Unformatted text preview: Thinking, Doing, and Talking Mathematically: Planning Instruction for Diverse Learners David J. Chard University of Oregon College of Education Alexander ATK/ 704 DEF/ 304 Predicting Risk of Heart Attack Predicting Risk of Heart Attack Researchers have reported that ‘waist­ to­hip’ ratio is a better way to predict heart attack than body mass index. A ratio that exceeds .85 puts a woman at risk of heart attack. If a woman’s hip measurement is 94 cm, what waist measurement would put her at risk of heart attack? Students with Learning Difficulties •More than 60% of struggling learners evidence difficulties in mathematics (Light & DeFries, 1995). •Struggling learners at the elementary level have persistent difficulties at the secondary level, because the curriculum is increasingly sophisticated and abstract. hat Does Research Say Are Effective Instructiona hat Practices For Struggling Students? Explicit teacher modeling. Student verbal rehearsal of strategy steps during problem solving. Using physical or visual representations (or models) to solve problems is beneficial. Student achievement data as well as suggestions to improve teaching practices. Fuchs & Fuchs (2001); Gersten, Chard, & Baker (in review) hat Does Research Say Are Effective Instructiona Practices For Struggling Students? Cross age tutoring can be beneficial only when tutors are well­trained. Goal setting is insufficient to promote mathematics competence Providing students with elaborative feedback as well as feedback on their effort is effective (and often underutilized). Fuchs & Fuchs (2001); Gersten, Chard, & Baker (in review) Mathematical Proficiency Mathematical 1. Conceptual understanding – comprehension of mathematical concepts, operations, and relations 2. Procedural fluency – skill in carrying out procedures flexibly, accurately, efficiently, and appropriately 3. Strategic competence – ability to formulate, represent, and solve mathematical problems 4. Adaptive reasoning – capacity for logical thought, reflection, explanation, and justification 5. Productive disposition – habitual inclination to see mathematics as sensible, useful, and worthwhile, coupled with a belief in diligence and one’s own efficacy. (U. S. National Research Council, 2001, p. 5) Common Difficulty Areas for Struggling Learners Memory and Conceptual Difficulties Background Knowledge Deficits Linguistic and Vocabulary Difficulties Strategy Knowledge and Use Memory and Conceptual Difficulties Students experience problems: •Remembering key principles; •Understanding critical features of a concept; •Because they attend to irrelevant features of a concept or problem. Addressing Diverse Learners Through Core Instruction Thoroughly develop concepts, principles, and strategies using multiple representations. Memory and Conceptual Difficulties Gradually develop knowledge and skills that move from simple to complex. Include non-examples to teach students to focus on relevant features. Include a planful system of review. Big Idea ­ Number Plan and design instruction that: • Develops student understanding from concrete to conceptual, • Scaffolds support from teacher peer independent application. Sequencing Skills and Strategies Adding w/ manipulatives/fingers Adding w/ semi­concrete objects Concrete/ conceptual Adding using a number line Min strategy Missing addend addition Semi­concrete/ representational Addition number family facts Mental addition (+1, +2, +0) Addition fact memorization Abstract Rational Numbers Rational Numbers What rational number represents the filledspaces? What rational number represents the empty spaces? What is the relationship between the filled and empty spaces? Presenting Rational Numbers Conceptually Definition A rule of correspondence between two sets such that there is a unique element in the second set assigned to each element in the first set Synonyms rule of correspondence linear function y = x + 4 x + 4 f(x) = 2/3x 3y + 5x Examples Counter Examples Introduction to the Concept of Linear Functions Input 2 Rule y = x+4 Output 6 Functions with increasingly complex operations y=x y = 3x+12 f(x) = 2.3x-7 Functions to Ordered Pairs Ordered Pairs to Functions x x 3 4 5 6 7 10 y 7 9 11 13 15 ? 2 3 4 5 10 y y = 3x 1 ? ? ? ? ?? y is 2 times x plus 1 y = 2x + 1 y = 2(10) + 1 y = 20 + 1 = 21 Primary Primary Concept Development Practice Opportunities Key Vocabulary Problem Solving Strategy Intermediate Secondary Background Knowledge Deficits Students experience problems: •With a lack of early number sense; •Due to inadequate instruction in key concepts, skills, and strategies; •Due to a lack of fluency with key skills. For many students struggling with mathematics, mastery of key procedures is dependent on having adequate practice to build fluency. Addressing Diverse Learners Through Core Instruction Identify and preteach prerequisite knowledge. Background Knowledge Deficits Assess background knowledge. Differentiate practice and scaffolding. Number Families 4 3 7 4+3=7 7-4=3 3+4=7 7-3=4 Fact Memorization 5 +2 1 + 8 = 4 +4 5 + 2 = 3 +6 4 + 3 = 2 +7 6 + 0 = 13 +10 +3 5= -3 -2 “Manipulative Mode” 13 +10 +3 5= -3 -2 13 +10 +3 5= -3 -2 13 +10 +3 5= -3 -2 13 +10 +3 5= -3 -2 13 +10 +3 5= -3 -2 Linguistic and Vocabulary Difficulties Students experience problems: •Distinguishing important symbols; •With foundation and domain specific vocabulary; •With independent word recognition. A Plan for Vocabulary in A Plan for Vocabulary in Mathematics 1. Assess students’ current knowledge. 2. Teach new vocabulary directly before and during reading of domain specific texts. 3. Focus on a small number of critical words. 4. Provide multiple exposures (e.g., conversation, texts, graphic organizers). 5. Engage students in opportunities to practice using new vocabulary in meaningful contexts. (Baker, Gersten, & Marks, 1998; Bauman, Kame’enui, & Ash, 2003; Beck & McKeown, 1999; Nagy & Anderson, 1991; Templeton, 1997) Check Your Vocabulary Knowledge 1. 1, 2/3, .35, 0, ­14, and 32/100 are _____________. 2. In the number 3/8, the 8 is called the ____________. 3. In the number .50, the _____________ is 5. 4. ¾ and 9/12 are examples of ____________ fractions. numerator equivalent denominator rational A Plan for Vocabulary in A Plan for Vocabulary in Mathematics 1. Assess students’ current knowledge. 2. Teach new vocabulary directly before and during reading of domain specific texts. 3. Focus on a small number of critical words. 4. Provide multiple exposures (e.g., conversation, texts, graphic organizers). 5. Engage students in opportunities to practice using new vocabulary in meaningful contexts. (Baker, Gersten, & Marks, 1998; Bauman, Kame’enui, & Ash, 2003; Beck & McKeown, 1999; Nagy & Anderson, 1991; Templeton, 1997) Recommended Procedures for Recommended Procedures for Vocabulary Instruction Modeling ­ when difficult/impossible to use language to define word (e.g., triangular prism) Synonyms ­ when new vocabulary equates to a familiar word (e.g., sphere) Definitions ­ when more words are needed to define the vocabulary word (e.g., equivalent fractions) Probability Experiment Odds Theoretical probability Tree diagram These words will not be Simulation learned incidentally Experimental probability or through context. Marzano, Kendall, & Gaddy (1999) A Plan for Vocabulary in A Plan for Vocabulary in Mathematics 1. Assess students’ current knowledge. 2. Teach new vocabulary directly before and during reading of domain specific texts. 3. Focus on a small number of critical words. 4. Provide multiple exposures (e.g., conversation, texts, graphic organizers). 5. Engage students in opportunities to practice using new vocabulary in meaningful contexts. (Baker, Gersten, & Marks, 1998; Bauman, Kame’enui, & Ash, 2003; Beck & McKeown, 1999; Nagy & Anderson, 1991; Templeton, 1997) Selection Criteria Selection Criteria for Instructional Vocabulary Tier 1 Description Tier 2 Tier 3 Basic words that Words that appear Uncommon many children frequently in texts words understand which students associated with before entering school Math examples need for conceptual clock, count, square subtrahend, capacity, measure asymptote understanding perimeter, a specific domain (Beck, McKeown, Kucan, 2002) Tier 3 Tier 3 Uncommon words associated with a specific domain subtrahend, asymptote, symmetry, hypotenuse Teaching children subject matter words (Tier 3) can double their comprehension of subject matter texts. The effect size for teaching subject matter words is .97 (Stahl & Fairbanks, 1986) Word Identification Strategies •Teach the meanings of affixes; they carry clues about word meanings (e.g., ­meter, ­gram, pent­, etc.) •Teach specific glossary and dictionary skills A Plan for Vocabulary in A Plan for Vocabulary in Mathematics 1. Assess students’ current knowledge. 2. Teach new vocabulary directly before and during reading of domain specific texts. 3. Focus on a small number of critical words. 4. Provide multiple exposures (e.g., conversation, texts, graphic organizers). 5. Engage students in opportunities to practice using new vocabulary in meaningful contexts. (Baker, Gersten, & Marks, 1998; Bauman, Kame’enui, & Ash, 2003; Beck & McKeown, 1999; Nagy & Anderson, 1991; Templeton, 1997) C a re fully S e le c te d G ra p h ic O rg a nize rs A Plan for Vocabulary in Mathematics Mathematics 1. Assess students’ current knowledge. 2. Teach new vocabulary directly before and during Teach reading of domain specific texts. 3. 3. Focus on a small number of critical words. 4. Provide multiple exposures (e.g., conversation, Provide texts, graphic organizers). texts, 5. Engage students in opportunities to practice using Engage new vocabulary in meaningful contexts. new (Baker, Gersten, & Marks, 1998; Bauman, Kame’enui, & Ash, 2003; Beck & McKeown, 1999; Nagy & Anderson, 1991; Templeton, 1997) “…students must have a way to participate in the mathematical practices of the classroom community. In a very real sense, students who cannot participate in these practices are no longer members of the community from a mathematical point of view.” Cobb (1999) (Cobb and Bowers, 1998, p. 9) Extending mathematical knowledge through conversations Discuss the following ideas about rational numbers. 1. Describe how you know that ¾ and .75 are equivalent. 2. Explain how you can simplify a rational number like 6/36. If you multiply ¾ by 1, it does not change its value. That’s why ¾ and . 75 or 75/100 are equivalent. I can convert ¾ to .75 by multiplying by 1 or 25/25. Encourage Interactions Encourage Interactions with Words Questions, Reasons, Examples: – If two planes are landing on intersecting landing strips, they must be cautious. Why? – Which one of these things might be symmetrical? Why or why not? A car? A water bottle? A tree? Relating Word – Would you rather play catch with a sphere or a rectangular prism? Why? A Plan for Vocabulary in A Plan for Vocabulary in Mathematics 1. Assess students’ current knowledge. 2. Teach new vocabulary directly before and during reading of domain specific texts. 3. Focus on a small number of critical words. 4. Provide multiple exposures (e.g., conversation, texts, graphic organizers). 5. Engage students in opportunities to practice using new vocabulary in meaningful contexts. (Baker, Gersten, & Marks, 1998; Bauman, Kame’enui, & Ash, 2003; Beck & McKeown, 1999; Nagy & Anderson, 1991; Templeton, 1997) Strategy Knowledge and Use Students experience problems: •Remembering steps in a strategy; •Developing self­questioning skills; •Selecting an appropriate strategy to fit a particular problem. You could use the ‘Algebrator” . . . Step 1. Enter the equation into the window. Step 2. Let the Algebrator solve it. Step 3. Stop Thinking!!! . . . What would you be missing? Thank You ...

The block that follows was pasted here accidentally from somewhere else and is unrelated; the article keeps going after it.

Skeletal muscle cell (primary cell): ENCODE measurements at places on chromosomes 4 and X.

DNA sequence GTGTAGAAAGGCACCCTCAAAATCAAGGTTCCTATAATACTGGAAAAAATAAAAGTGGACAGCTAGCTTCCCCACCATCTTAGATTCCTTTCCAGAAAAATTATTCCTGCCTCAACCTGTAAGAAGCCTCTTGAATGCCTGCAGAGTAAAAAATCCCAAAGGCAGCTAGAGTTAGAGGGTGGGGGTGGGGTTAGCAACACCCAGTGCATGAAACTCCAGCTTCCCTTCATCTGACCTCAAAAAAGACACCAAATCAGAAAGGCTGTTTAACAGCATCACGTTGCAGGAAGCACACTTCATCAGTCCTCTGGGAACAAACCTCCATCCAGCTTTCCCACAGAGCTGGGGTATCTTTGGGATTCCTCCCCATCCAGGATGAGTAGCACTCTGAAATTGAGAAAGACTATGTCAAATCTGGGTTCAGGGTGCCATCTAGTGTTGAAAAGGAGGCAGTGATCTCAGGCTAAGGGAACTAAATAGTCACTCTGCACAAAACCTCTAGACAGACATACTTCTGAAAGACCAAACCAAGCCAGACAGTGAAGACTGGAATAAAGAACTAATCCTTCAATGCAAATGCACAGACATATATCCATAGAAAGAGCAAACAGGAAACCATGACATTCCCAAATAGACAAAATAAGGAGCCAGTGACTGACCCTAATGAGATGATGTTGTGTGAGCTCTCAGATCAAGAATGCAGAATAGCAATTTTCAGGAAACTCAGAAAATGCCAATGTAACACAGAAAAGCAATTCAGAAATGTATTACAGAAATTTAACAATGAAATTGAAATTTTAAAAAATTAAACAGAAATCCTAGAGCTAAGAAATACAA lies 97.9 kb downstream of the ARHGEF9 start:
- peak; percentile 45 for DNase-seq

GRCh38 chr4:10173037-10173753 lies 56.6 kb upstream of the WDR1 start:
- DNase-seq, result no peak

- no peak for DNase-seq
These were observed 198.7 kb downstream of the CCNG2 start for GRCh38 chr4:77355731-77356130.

View Full Document

This note was uploaded on 11/11/2011 for the course MATH 110 taught by Professor Staff during the Winter '08 term at BYU.

Ask a homework question - tutors are online